If you asked any exterminator 10 years ago how to treat for bed bugs you would’ve gotten stuttering replies and a whole bunch of blank stares. There were no specific chemicals on the market for this pest and even the intranet had only a scant few references that mainly referred to a pest from a long time ago.
Bed bugs for all intensive purposes were extinct in America shortly after World War II as DDT and chlorinated hydro carbon sprays were quite effective at reducing this once prominent bug to all but a footnote in American history. As a tech for over 27 years now I don’t remember a single class, reference or even one case of bed bugs until sometime around 2003. Now in 2010 there’s hardly a day that goes by without my e-mail buzzing with bed bug alerts, classes that are available or equipment manufacturers wanting me to download their brochures. Even here in my sleepy little town we’re doing bed bug jobs on a regular basis where we never would have thought we would before.
Why the sudden surge?
For the same reason bed bugs came to America in the first place is the main reason they’re making their huge come back. The old saying “sleep tight don’t let the bed bugs bite” wasn’t coined in the U.S. but did you know the early settlers used the saying not as the cliche it is today but as actual advice. Their beds were suspended and held together by ropes and saggy ropes allowed for more bed bugs to come out at night while tight ones might meant a few less bites. Now while these early residents had to deal with new pests they’ve never seen before in their new land, bed bugs were something that they were already familiar with. These bugs travelled with them and became a problem for Americans ever since. This pest that cannot fly, hop or even run very fast simply hides in your personal belongings and where ever you go he’ll glady set up shop. Now days with so many visitors coming in and out of America on a daily basis and our citizens traveling the world like never before, the bed bug has once again ‘hitched a ride’ and in just a few short years re-infested what was once forbidden territory.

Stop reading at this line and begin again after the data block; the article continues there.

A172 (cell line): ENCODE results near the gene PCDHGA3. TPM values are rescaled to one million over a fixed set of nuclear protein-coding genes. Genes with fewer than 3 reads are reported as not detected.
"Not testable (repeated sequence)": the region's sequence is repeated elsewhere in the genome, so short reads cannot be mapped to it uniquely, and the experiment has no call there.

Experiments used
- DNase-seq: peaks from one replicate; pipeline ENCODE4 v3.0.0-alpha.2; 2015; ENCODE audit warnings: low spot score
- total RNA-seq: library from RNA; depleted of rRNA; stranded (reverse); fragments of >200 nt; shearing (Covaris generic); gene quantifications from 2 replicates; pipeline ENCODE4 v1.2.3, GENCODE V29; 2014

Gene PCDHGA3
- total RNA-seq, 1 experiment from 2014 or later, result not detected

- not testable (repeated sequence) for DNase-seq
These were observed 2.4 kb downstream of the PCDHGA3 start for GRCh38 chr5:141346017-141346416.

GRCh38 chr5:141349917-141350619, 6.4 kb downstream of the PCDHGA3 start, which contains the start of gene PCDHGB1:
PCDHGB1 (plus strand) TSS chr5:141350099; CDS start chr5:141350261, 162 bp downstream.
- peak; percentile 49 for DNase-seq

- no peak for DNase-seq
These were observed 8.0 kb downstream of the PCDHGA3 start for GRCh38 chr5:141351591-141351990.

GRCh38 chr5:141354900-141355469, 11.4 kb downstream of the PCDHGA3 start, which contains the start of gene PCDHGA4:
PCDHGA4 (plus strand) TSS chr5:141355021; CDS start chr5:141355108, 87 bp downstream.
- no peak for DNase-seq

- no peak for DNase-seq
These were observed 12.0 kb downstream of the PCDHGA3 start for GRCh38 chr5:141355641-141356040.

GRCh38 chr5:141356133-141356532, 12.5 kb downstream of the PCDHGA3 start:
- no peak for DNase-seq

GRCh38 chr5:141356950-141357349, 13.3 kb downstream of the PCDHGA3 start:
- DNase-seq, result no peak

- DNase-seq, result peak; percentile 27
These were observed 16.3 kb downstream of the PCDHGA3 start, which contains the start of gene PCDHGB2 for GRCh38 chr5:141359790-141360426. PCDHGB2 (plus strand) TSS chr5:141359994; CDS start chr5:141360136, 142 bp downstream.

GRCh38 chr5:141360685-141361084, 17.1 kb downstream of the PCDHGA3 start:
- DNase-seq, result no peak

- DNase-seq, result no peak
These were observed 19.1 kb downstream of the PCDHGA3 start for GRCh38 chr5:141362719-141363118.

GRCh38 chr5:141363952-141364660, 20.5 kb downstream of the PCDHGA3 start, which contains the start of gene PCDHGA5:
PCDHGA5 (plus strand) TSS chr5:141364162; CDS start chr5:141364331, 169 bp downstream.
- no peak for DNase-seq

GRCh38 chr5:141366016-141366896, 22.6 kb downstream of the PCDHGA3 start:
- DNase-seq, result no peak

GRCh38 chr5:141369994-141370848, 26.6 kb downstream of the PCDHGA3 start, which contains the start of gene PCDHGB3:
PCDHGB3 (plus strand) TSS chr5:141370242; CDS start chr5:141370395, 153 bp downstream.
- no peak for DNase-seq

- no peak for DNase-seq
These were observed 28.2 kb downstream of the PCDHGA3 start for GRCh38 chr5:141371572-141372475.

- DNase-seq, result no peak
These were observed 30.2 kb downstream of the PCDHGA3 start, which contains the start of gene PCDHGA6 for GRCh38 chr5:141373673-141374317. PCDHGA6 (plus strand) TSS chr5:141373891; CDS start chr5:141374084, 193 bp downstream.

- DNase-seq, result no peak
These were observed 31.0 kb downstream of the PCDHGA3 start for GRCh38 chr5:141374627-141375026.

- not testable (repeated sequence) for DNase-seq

Are there other factors?
Something curious to me is that some lay at least partial blame for the bed bugs resurgence at the feet of the ‘green movement.’ While for years it was completely responsible, reasonable and professional to treat a home with a handheld sprayer which included the spraying of baseboards, suddenly this new wave of thinkers told us that was no longer acceptable. The theory goes that since there was no residual in this favorite hiding and trafficked area the bed bugs quickly built up with no barrier there to keep them in check. Now homes that had been receiving a service all along were just as infested as those that had not. While I can’t verify this in any measurable way I can tell you that of all my companies clients we have only had one bed bug call from a current customer and the infestation was easily traced to guests who came to visit and the problem was very short lived. My trucks by the way all carry the dreaded hand held sprayers. Hmmm.
Regardless the factors involved bed bugs are sure to be around for a very long time. In fact I’ll go out on a limb here and say they’ll never be eliminated in our land again. While newer ‘non toxic’ methods are being developed all the time with limited results and our insatiable appetite for traveling the world it seems we can’t even catch up to the spread of this blood sucking bug. Since it also seems that reasonable, responsible pest control using chemicals is becoming our latest footnote of history, there will be no one standing in the way of this resurgence from becoming an epidemic. So if you ask me will bed bugs ever become extinct again? I’ll tell you my money is on the bed bug.
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